I had never seen Michelle Obama speak before. She has learned well for her experience in this campaign. Talking without notes, she told her own story, her husband's, and the story of America, with the struggles of the working classes at the forefront. It was almost a speech John Edwards could have given, with a good deal of populism and concern for the working man. She talked about how the nation is too isolated, too cynical, too guided by a fear which clouds our judgment and cuts us off from each other. "I am what an investment in public education looks like," she said as she discussed life on the South Side of Chicago, growing up with a father with a disability who nevertheless provided for his family in an era when a city worker's salary could do that much. She really kind of hearkened back to a simpler time in America, before the middle class squeeze, when regular folks didn't get the shaft. We have, Michelle said, evoking her husband's speech in an Atlanta church the day before the King holiday, an empathy deficit, a lack of fulfilling our mutual obligation to one another. "Our souls are broken in this nation."
It was striking, bold, almost angry at what has happened "through Democratic and Republican administrations" over the last few decades. I didn't expect a speech so focused on our forgotten commitments to family and community, on the needs of all of us to lift each other up, on the repeated phrase "to whom much is given, much is expected." Her recitation of Barack's resume was familiar, but it was the presentation, the stridency in the voice. "Sometimes we don't know what the truth looks like because we haven't seen it in so long... Barack will NEVER allow you to go back to your lives."
Look, I agree. We should be angry about what has been done to our country. We should demand more of our leaders and ourselves. We should have a persistent voice in our ears telling us that we can accomplish our goals, we can live out our dreams, that we "are better than anyone's limited expectations."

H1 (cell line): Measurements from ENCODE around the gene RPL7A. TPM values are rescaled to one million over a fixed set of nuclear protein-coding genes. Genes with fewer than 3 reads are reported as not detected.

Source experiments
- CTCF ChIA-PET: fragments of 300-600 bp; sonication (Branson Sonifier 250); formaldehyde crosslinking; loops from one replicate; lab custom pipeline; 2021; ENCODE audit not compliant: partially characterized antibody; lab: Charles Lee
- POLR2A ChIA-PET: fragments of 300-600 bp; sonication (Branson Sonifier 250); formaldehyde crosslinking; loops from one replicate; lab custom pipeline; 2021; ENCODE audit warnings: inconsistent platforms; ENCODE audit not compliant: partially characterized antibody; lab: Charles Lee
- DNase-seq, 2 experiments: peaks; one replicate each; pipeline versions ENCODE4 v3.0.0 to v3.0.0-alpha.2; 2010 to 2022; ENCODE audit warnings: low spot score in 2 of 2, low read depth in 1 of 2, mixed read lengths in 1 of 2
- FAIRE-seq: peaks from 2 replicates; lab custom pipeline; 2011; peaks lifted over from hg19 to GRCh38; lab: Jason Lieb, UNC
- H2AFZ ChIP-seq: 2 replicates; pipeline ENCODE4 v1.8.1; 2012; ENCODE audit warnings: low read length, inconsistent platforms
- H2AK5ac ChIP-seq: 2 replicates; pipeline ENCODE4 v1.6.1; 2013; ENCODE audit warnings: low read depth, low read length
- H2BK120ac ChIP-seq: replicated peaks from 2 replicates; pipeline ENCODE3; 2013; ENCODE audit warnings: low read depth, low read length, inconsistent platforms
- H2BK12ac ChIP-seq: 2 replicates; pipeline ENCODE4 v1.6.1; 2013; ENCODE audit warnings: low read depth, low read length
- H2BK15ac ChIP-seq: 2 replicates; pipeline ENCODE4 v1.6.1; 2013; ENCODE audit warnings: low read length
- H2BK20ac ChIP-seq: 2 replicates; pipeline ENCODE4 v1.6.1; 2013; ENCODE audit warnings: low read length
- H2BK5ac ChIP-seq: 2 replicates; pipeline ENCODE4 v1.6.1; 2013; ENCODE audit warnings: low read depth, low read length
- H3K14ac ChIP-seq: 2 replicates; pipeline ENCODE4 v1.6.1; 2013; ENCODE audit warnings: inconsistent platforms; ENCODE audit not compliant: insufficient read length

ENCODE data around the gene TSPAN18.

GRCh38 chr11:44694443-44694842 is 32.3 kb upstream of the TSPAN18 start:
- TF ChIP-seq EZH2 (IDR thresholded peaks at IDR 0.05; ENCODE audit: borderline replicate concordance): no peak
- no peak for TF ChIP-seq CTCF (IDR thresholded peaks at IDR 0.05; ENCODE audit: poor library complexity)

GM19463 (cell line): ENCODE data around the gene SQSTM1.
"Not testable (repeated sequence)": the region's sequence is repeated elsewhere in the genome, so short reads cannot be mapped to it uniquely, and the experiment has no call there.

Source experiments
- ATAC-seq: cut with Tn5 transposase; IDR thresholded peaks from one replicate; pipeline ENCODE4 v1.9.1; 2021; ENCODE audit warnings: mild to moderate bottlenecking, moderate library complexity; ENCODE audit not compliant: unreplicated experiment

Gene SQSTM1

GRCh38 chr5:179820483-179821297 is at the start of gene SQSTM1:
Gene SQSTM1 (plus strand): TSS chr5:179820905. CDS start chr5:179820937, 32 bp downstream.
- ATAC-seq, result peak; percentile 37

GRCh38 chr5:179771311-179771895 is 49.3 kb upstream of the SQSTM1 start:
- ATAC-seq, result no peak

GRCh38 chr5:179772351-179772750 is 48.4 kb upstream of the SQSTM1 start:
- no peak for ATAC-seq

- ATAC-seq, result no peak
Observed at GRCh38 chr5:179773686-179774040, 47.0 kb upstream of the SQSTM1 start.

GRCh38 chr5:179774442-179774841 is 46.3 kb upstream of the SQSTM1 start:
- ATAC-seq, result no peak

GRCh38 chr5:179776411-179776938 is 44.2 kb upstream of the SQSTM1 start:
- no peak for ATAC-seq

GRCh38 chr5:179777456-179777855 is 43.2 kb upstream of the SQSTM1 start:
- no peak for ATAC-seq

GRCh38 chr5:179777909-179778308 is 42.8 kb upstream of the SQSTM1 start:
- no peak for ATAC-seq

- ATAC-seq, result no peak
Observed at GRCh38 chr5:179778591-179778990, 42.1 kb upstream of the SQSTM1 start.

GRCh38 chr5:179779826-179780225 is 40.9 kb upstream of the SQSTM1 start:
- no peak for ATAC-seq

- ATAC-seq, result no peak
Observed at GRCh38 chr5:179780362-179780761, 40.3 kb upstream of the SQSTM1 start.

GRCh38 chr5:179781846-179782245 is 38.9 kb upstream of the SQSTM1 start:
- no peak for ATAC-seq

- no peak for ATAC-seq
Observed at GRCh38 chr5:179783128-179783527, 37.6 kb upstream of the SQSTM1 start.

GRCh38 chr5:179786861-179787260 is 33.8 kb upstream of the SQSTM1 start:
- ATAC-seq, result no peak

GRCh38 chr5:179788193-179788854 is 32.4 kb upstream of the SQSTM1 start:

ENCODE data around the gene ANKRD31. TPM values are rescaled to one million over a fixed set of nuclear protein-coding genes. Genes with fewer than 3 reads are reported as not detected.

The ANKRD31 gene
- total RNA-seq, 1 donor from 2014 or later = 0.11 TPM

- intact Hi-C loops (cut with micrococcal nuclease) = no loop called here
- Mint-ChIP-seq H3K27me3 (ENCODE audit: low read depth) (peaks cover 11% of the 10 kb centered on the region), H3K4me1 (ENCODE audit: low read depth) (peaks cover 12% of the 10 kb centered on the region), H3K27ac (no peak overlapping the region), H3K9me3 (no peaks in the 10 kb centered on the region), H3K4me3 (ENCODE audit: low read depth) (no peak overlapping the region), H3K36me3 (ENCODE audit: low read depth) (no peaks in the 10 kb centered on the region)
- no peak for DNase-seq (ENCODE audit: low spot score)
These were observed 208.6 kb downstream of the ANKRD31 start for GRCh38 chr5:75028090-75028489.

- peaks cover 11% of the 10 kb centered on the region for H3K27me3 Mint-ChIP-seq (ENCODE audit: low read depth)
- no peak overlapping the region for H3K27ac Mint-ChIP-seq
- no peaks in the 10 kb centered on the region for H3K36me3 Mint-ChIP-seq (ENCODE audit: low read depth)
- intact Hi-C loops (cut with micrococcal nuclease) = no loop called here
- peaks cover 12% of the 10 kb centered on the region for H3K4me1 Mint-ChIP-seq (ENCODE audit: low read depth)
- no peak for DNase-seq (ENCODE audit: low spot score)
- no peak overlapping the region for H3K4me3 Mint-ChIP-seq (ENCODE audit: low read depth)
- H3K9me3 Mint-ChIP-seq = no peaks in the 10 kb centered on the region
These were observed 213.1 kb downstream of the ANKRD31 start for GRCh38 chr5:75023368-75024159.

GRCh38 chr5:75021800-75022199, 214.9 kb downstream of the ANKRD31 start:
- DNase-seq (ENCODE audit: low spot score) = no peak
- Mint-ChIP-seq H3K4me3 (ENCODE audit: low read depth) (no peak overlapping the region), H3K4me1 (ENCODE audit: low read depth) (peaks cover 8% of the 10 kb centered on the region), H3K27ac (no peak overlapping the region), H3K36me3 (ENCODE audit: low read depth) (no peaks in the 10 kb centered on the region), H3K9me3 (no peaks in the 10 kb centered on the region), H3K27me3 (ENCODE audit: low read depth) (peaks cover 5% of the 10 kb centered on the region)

Then there was the bit of news made at this event, about a Mrs. Shriver who showed up at the end. I pasted the video above, so you can see it for yourself. I consider it very significant. It will be an above-the-fold story for two days in California, given all the drama of a family split, the mystique of the Kennedys, etc. Moreover, Democrats generally like the first family for whatever reason, and so it has a real-world residual effect. But really, Shriver's speech folded nicely into the Obama message, this idea that we are the ones we have been waiting for, that change begins with you, as it says on Obama's Super Bowl ad.
Obviously there have been significant gains for Obama in the Golden State over the past week. Based on what I had seen from the delegate allocation (particularly that practically every Congressional district with a heavy Latino population offers 4 delegates, which means Obama will split those while winning extra delegates elsewhere), I was ready to predict that Obama would lose the popular vote while taking the majority of the delegates. Now, I'm almost ready to believe the words of one supporter, moments after Shriver took the stage.
"We just took California. We just took California."
Here are some pics:
UPDATE: A few more pics (some aren't so hot):